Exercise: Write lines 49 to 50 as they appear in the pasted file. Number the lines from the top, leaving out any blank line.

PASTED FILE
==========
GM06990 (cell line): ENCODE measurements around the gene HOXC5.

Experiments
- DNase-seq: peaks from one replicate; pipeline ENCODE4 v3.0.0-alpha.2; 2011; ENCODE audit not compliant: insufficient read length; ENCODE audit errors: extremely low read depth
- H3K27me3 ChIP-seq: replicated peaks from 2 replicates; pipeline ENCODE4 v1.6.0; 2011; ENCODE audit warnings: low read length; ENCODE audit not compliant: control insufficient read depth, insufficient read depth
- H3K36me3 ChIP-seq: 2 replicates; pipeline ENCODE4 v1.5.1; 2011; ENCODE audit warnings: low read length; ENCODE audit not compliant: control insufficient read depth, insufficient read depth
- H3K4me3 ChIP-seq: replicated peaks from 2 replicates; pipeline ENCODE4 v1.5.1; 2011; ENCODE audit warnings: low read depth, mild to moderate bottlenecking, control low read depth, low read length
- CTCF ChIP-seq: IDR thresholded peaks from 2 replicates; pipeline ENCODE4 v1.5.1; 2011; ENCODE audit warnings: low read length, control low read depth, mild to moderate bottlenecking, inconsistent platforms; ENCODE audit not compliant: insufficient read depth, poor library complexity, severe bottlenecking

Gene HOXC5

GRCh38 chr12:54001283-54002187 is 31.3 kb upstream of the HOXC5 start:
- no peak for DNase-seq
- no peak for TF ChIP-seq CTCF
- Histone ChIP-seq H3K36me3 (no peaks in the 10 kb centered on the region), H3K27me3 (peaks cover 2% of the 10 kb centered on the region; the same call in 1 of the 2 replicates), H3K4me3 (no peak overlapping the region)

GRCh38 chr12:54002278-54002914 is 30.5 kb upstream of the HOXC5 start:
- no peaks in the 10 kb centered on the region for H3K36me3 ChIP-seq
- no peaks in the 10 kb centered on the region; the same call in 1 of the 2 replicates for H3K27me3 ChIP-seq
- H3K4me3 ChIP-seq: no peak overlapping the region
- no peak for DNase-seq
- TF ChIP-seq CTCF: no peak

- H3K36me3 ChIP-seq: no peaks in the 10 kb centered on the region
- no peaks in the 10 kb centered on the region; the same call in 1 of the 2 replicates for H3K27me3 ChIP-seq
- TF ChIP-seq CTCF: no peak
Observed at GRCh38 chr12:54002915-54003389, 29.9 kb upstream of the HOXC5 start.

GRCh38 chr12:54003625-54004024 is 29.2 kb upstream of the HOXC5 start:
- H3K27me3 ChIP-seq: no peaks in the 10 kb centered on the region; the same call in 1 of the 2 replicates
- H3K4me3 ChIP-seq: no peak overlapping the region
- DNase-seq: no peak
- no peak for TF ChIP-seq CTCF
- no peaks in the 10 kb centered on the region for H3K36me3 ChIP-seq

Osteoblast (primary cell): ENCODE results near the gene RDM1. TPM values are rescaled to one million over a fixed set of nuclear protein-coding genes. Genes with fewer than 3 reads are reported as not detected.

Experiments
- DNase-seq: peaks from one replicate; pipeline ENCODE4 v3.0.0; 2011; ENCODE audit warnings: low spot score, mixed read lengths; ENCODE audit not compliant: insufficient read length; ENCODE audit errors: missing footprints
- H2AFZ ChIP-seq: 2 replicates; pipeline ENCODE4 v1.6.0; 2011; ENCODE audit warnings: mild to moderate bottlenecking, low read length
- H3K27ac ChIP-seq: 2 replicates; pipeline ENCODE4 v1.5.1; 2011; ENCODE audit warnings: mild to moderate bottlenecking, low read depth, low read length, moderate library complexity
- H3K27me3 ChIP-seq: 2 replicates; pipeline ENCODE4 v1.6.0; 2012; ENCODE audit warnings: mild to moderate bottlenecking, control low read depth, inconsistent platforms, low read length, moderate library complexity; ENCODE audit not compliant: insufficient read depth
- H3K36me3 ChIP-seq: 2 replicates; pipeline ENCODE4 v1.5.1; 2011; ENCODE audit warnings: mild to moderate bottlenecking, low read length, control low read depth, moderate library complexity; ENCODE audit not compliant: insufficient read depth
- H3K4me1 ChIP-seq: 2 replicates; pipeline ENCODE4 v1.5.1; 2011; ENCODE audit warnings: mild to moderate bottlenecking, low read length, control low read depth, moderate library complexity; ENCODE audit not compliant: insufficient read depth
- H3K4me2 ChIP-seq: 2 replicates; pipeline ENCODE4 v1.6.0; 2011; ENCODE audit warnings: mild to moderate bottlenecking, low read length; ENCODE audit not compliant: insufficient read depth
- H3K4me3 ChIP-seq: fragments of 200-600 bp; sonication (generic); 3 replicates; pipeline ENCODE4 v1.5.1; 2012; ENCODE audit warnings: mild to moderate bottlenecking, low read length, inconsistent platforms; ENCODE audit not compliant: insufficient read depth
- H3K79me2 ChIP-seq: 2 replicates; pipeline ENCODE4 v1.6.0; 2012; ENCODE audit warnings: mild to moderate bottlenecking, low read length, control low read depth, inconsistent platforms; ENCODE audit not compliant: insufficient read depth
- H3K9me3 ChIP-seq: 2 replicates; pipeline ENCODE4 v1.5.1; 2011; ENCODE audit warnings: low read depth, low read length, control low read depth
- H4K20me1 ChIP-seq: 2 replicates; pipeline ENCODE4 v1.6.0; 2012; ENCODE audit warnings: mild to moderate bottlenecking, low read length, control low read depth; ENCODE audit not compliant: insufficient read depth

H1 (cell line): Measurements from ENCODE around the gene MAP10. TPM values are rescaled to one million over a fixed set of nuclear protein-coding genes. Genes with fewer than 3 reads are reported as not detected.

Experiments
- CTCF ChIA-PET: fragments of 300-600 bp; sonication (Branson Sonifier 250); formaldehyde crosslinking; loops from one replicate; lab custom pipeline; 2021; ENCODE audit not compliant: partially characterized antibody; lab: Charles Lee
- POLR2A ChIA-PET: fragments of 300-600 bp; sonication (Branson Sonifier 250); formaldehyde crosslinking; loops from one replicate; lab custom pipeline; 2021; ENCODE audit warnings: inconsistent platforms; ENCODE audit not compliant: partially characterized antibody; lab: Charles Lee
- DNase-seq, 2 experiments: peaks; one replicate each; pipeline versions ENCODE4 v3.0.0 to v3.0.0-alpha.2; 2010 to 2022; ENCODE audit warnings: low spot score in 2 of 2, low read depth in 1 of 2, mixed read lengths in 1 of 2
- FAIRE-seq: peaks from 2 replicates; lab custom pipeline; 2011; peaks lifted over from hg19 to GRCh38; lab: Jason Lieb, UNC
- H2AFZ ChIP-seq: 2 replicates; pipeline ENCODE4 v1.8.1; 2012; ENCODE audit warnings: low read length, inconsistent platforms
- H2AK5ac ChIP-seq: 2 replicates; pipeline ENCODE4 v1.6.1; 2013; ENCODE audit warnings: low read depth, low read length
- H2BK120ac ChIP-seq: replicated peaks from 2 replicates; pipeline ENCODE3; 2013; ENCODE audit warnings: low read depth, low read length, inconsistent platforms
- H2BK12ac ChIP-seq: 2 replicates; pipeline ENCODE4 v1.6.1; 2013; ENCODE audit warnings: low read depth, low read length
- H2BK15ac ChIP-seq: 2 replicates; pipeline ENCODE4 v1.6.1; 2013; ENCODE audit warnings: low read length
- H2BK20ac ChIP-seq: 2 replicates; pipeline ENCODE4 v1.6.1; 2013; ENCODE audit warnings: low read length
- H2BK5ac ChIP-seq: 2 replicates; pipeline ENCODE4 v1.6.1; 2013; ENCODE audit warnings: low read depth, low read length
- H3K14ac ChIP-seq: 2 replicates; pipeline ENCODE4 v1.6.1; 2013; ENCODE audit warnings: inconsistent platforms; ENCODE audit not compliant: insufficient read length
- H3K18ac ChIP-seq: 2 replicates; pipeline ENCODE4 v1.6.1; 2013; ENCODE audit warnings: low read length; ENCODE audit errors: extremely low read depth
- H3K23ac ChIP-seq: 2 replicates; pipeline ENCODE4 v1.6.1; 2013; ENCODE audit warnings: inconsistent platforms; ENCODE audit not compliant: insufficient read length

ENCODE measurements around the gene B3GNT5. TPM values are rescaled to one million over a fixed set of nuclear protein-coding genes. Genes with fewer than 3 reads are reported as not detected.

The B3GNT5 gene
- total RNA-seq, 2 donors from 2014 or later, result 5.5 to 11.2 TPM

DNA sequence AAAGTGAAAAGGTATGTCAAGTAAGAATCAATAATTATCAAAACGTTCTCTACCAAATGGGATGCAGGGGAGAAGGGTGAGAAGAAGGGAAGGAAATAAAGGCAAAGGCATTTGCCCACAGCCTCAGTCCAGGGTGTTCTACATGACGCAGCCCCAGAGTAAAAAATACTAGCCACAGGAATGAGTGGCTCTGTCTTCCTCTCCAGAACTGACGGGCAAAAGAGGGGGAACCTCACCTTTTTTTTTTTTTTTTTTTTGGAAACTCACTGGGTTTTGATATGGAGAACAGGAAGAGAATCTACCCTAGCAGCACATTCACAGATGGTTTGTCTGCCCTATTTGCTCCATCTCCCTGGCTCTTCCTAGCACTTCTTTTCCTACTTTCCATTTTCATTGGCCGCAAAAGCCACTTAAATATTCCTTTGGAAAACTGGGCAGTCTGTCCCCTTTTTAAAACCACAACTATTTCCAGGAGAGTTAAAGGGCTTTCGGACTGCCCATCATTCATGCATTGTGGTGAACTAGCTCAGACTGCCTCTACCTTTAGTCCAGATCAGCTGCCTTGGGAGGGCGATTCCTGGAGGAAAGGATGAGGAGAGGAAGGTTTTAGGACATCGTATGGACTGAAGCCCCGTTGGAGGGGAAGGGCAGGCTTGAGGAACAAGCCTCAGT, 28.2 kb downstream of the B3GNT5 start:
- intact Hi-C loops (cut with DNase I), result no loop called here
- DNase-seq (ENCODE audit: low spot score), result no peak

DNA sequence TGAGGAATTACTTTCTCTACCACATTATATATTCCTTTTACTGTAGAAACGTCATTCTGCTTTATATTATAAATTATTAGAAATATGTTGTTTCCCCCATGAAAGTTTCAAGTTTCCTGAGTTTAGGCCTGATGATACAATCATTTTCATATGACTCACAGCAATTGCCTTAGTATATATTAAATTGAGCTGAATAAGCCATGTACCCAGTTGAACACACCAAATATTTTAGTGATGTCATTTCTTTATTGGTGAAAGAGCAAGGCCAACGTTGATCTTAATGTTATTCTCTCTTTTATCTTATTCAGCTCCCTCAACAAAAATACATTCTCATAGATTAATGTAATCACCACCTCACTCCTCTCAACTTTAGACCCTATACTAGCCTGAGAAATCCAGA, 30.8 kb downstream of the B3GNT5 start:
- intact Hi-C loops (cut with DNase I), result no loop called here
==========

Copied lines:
- H2AK5ac ChIP-seq: 2 replicates; pipeline ENCODE4 v1.6.1; 2013; ENCODE audit warnings: low read depth, low read length
- H2BK120ac ChIP-seq: replicated peaks from 2 replicates; pipeline ENCODE3; 2013; ENCODE audit warnings: low read depth, low read length, inconsistent platforms